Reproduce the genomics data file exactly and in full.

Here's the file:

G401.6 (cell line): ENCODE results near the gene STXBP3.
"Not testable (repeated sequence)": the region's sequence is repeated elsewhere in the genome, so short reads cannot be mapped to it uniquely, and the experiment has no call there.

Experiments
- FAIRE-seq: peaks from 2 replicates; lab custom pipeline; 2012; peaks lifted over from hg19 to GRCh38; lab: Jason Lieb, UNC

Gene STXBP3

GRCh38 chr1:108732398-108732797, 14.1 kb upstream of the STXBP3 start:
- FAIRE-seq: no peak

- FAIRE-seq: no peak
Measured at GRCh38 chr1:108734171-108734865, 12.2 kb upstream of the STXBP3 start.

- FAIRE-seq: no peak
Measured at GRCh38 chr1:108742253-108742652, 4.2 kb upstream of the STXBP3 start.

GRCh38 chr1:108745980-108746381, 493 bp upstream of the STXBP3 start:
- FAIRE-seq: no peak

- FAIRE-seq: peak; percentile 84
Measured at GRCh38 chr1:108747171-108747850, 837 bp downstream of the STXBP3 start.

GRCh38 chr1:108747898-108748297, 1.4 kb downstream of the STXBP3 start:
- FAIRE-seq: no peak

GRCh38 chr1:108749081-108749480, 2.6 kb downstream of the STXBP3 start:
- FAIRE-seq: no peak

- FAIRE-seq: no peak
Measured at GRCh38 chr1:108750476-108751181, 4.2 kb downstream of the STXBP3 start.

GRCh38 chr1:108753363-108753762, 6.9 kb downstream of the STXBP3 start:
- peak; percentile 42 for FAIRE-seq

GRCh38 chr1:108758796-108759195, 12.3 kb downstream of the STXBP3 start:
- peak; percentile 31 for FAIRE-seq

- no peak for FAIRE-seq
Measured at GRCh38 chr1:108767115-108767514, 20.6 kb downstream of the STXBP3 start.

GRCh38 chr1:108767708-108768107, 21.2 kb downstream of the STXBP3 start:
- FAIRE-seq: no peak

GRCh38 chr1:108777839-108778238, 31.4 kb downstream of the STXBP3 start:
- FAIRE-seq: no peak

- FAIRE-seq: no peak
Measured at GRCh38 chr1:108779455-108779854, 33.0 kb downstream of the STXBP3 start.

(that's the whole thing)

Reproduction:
G401.6 (cell line): ENCODE results near the gene STXBP3.
"Not testable (repeated sequence)": the region's sequence is repeated elsewhere in the genome, so short reads cannot be mapped to it uniquely, and the experiment has no call there.

Experiments
- FAIRE-seq: peaks from 2 replicates; lab custom pipeline; 2012; peaks lifted over from hg19 to GRCh38; lab: Jason Lieb, UNC

Gene STXBP3

GRCh38 chr1:108732398-108732797, 14.1 kb upstream of the STXBP3 start:
- FAIRE-seq: no peak

- FAIRE-seq: no peak
Measured at GRCh38 chr1:108734171-108734865, 12.2 kb upstream of the STXBP3 start.

- FAIRE-seq: no peak
Measured at GRCh38 chr1:108742253-108742652, 4.2 kb upstream of the STXBP3 start.

GRCh38 chr1:108745980-108746381, 493 bp upstream of the STXBP3 start:
- FAIRE-seq: no peak

- FAIRE-seq: peak; percentile 84
Measured at GRCh38 chr1:108747171-108747850, 837 bp downstream of the STXBP3 start.

GRCh38 chr1:108747898-108748297, 1.4 kb downstream of the STXBP3 start:
- FAIRE-seq: no peak

GRCh38 chr1:108749081-108749480, 2.6 kb downstream of the STXBP3 start:
- FAIRE-seq: no peak

- FAIRE-seq: no peak
Measured at GRCh38 chr1:108750476-108751181, 4.2 kb downstream of the STXBP3 start.

GRCh38 chr1:108753363-108753762, 6.9 kb downstream of the STXBP3 start:
- peak; percentile 42 for FAIRE-seq

GRCh38 chr1:108758796-108759195, 12.3 kb downstream of the STXBP3 start:
- peak; percentile 31 for FAIRE-seq

- no peak for FAIRE-seq
Measured at GRCh38 chr1:108767115-108767514, 20.6 kb downstream of the STXBP3 start.

GRCh38 chr1:108767708-108768107, 21.2 kb downstream of the STXBP3 start:
- FAIRE-seq: no peak

GRCh38 chr1:108777839-108778238, 31.4 kb downstream of the STXBP3 start:
- FAIRE-seq: no peak

- FAIRE-seq: no peak
Measured at GRCh38 chr1:108779455-108779854, 33.0 kb downstream of the STXBP3 start.